Join Richard Harrington for an in-depth discussion in this video An overview of tethered shooting, part of Tethered Shooting Fundamentals.
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Let me walk you through the general idea behind tethering. Now, in this case, we've got a real world scenario built here. We're going to be shooting some flower shots to use on a florist's website. We're just shooting it over a simple background. We've got some strobe lighting. Pretty straightforward stuff. The thing is is that with this type of shooting environment, I want to be able to take more control. And I really want to know that the shots are absolutely sharp. Well, looking through the back of the camera through the built in eyepiece, or the LCD viewfinder here, it's really hard to tell.
But, when I have the ability to look here on my large screen or on my laptop, it's great. Remember you could even get full screen previews of those images and zoom in to check all sorts of detail to see that things are looking great. Like I really love here how some of the water spots and reflections. Now, I'll need to do a little touch up here. It's natural, but it's not what you'd want on the web. And as we look through here, we can really see what's happening. Pop back out and I can then simply fire off another shot and it loads into the computer.
And you see how easy it is to quickly see what you are doing. Now the whole idea with tethered shooting is its all about control. You want to be able to take total control of the shooting environment and be precise with your monitoring. In this case, I've set things up pretty straightforward. You'll notice that the camera is on a solid platform. I've then connected the camera with a dedicated cable running into my computer. And I can now monitor on the computer. In this particular case, I've actually set up a large monitor as well to make it easier for clients on set.
This could be a video monitor, a large computer monitor, a TV set. There are so many ways to do this, thanks to the HDMI port that comes on most computers these days Or just getting a simple adapter. As we're putting all these pieces together, it's pretty straightforward and it may seem a bit overwhelming at first, but it's really simple. All you're doing is making a connection from the camera to a computer or another device. That device's job is to let you control the camera. Now, some solutions are really simple.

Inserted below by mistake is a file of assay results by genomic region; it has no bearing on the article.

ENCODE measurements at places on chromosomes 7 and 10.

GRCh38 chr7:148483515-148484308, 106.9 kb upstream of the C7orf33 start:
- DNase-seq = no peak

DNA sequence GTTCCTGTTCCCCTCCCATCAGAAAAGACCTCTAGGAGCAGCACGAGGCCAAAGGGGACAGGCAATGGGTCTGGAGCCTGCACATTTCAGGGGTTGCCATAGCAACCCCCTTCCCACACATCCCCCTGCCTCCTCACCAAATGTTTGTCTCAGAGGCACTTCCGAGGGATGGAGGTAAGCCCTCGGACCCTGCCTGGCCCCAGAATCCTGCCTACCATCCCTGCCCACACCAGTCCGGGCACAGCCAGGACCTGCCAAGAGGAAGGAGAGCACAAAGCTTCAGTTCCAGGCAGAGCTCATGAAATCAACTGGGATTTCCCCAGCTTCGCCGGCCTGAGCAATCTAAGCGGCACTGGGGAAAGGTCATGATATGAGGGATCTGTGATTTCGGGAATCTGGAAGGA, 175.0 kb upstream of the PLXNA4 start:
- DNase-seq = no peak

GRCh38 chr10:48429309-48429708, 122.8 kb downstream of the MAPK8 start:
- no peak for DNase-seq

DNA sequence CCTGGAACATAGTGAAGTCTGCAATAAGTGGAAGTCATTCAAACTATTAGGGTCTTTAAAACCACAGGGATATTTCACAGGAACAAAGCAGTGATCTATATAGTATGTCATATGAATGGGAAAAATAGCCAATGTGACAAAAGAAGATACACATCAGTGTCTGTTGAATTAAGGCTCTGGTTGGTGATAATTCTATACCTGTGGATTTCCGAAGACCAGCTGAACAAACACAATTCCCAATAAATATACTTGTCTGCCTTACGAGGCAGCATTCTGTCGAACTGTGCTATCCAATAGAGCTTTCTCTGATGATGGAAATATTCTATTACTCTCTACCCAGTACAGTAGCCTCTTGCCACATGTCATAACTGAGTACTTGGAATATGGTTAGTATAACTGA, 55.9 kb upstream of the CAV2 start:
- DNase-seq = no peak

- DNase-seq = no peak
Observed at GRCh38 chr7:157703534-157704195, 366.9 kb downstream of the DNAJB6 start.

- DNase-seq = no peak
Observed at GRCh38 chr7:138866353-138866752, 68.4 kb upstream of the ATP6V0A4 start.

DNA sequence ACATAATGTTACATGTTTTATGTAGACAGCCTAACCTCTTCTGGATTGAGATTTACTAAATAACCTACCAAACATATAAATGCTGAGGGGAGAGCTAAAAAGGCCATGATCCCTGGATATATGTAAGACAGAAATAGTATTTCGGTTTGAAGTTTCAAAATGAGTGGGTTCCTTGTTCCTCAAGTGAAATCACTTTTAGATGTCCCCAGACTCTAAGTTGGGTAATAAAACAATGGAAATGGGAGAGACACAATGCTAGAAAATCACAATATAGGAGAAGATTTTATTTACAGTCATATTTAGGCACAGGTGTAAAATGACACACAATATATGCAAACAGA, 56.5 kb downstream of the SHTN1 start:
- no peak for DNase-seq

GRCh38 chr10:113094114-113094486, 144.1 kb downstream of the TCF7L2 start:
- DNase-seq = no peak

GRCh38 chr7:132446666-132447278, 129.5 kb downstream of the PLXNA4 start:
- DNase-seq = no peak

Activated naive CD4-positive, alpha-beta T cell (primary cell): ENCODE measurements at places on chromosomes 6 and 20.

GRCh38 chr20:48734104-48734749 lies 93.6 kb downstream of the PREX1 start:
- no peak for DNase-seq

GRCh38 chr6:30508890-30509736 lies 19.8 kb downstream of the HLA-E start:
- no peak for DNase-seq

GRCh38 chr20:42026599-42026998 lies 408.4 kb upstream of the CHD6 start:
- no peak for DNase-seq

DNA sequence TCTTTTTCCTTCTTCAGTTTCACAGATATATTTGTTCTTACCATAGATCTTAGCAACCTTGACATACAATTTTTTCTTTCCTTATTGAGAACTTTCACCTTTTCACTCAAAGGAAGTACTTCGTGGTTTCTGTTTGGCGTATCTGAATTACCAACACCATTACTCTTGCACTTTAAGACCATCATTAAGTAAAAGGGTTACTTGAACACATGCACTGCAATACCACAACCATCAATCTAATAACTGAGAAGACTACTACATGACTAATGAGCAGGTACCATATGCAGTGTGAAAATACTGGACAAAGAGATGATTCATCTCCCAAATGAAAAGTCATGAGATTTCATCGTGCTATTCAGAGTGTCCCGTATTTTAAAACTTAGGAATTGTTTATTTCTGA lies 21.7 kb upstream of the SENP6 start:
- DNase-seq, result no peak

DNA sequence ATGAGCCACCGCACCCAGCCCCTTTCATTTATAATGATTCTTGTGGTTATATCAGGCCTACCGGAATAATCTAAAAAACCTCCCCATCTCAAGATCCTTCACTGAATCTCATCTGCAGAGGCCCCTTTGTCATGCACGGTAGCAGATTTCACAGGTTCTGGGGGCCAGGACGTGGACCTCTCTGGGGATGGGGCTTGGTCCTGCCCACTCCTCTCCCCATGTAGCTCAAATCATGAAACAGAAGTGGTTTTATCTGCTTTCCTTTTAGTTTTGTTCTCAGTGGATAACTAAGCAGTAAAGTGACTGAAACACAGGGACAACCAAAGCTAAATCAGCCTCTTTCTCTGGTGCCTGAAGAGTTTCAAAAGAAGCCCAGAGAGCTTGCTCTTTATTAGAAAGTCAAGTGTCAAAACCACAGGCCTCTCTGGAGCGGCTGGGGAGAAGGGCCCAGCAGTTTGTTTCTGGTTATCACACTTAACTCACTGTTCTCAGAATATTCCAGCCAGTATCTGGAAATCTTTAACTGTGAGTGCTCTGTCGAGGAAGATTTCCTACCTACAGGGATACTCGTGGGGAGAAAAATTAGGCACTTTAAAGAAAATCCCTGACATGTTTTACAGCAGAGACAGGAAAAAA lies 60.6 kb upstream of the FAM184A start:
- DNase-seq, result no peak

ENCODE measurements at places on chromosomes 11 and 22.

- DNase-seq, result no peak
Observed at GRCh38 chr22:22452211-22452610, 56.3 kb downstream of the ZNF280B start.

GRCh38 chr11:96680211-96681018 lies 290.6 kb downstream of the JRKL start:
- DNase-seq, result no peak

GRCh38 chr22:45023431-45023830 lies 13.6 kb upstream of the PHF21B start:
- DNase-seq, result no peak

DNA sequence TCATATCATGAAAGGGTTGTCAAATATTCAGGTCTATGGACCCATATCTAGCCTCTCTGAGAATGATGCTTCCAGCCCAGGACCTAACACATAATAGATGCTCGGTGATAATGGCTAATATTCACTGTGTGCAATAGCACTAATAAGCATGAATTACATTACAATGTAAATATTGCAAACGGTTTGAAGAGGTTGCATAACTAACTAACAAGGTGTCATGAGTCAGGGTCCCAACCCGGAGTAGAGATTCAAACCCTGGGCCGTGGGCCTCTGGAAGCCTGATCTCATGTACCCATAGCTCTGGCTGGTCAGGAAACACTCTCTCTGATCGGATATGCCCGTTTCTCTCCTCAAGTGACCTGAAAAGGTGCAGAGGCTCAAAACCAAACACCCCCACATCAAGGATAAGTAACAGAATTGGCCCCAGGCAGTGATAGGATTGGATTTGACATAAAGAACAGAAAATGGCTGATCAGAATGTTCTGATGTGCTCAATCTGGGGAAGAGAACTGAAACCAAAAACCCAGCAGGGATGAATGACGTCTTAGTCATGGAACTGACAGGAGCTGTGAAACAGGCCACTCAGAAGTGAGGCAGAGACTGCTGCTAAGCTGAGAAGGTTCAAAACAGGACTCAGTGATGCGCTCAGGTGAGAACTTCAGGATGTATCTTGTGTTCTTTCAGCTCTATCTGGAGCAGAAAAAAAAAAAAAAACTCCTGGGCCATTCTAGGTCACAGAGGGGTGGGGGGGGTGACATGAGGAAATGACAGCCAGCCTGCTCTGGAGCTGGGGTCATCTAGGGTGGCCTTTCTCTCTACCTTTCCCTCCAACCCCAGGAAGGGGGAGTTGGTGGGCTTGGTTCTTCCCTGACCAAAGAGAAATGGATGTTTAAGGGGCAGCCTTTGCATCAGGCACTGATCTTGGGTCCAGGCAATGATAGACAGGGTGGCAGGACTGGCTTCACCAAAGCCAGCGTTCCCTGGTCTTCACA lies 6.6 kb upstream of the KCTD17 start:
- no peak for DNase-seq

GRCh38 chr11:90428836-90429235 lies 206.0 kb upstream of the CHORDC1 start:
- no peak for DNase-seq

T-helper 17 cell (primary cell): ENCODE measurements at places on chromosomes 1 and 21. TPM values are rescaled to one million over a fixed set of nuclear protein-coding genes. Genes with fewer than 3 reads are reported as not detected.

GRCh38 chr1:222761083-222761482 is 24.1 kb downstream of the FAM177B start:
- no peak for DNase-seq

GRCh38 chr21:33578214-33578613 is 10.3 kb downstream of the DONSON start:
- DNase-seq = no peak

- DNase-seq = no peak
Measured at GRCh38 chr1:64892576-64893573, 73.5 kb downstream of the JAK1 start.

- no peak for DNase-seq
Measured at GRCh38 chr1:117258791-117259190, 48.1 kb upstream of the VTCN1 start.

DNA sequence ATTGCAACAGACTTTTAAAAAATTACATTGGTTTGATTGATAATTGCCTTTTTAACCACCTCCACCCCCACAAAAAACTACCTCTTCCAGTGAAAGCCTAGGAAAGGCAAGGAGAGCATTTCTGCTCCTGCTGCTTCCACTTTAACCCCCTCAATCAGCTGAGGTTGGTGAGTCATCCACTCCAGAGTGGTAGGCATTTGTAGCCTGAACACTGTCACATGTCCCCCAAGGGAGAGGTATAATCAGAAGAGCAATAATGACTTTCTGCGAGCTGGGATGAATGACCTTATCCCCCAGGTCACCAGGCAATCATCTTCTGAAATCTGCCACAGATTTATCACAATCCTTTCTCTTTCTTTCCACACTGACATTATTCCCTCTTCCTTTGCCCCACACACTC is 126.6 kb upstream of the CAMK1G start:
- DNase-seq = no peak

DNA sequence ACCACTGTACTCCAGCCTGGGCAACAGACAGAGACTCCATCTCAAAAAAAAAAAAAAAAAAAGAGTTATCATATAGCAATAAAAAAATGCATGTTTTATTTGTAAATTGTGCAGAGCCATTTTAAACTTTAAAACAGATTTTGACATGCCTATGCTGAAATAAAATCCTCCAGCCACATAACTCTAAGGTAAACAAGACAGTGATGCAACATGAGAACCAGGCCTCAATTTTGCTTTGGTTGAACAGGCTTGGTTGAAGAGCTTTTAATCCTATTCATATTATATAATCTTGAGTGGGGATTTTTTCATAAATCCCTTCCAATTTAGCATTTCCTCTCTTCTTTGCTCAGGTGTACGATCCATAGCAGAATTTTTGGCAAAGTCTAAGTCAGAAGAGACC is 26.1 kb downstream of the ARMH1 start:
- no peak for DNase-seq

Right now, I'm just using Lightroom. And all it's allowing me to do, is capture the shot and send it into a collection. I could apply presets on import to see how it's going to look. Maybe I want to see it in black and white, or punching the contrast. But essentially, I'm just shooting right to the drive. Now of course I get all the benefits of having the computer, including the ability to upload or share, or jump right in and start to make adjustments. But it's really just about remotely triggering the camera. We will also look at some dedicated hardware that allows you to take more control of the camera for even more advanced options like focus stacking, or the ability to shoot intervalometer, if you're doing time lapse.
So there's all sorts of things, but as a basic setup, this is really it. Remember, all it is, is a camera that's completely safe and able to stand on it's own, connected to a device that gives you some level of control, and ideally a way to transfer the images to that device, so you can preview them, or even start to make parametric edits pretty quickly. All right. Let's dig in and go a little deeper.
These techniques work well both in the studio and in the field, so you'll be prepared for all tethered shooting scenarios.
- The benefits and drawbacks of tethered shooting
- Creating a stable platform
- Tethering the camera
- Building a tethered station
- Tethering with Lightroom, Aperture, and more
- Choosing a wireless memory card
- Connecting a CamRanger
- Shooting with a GoPro
- Tethering with software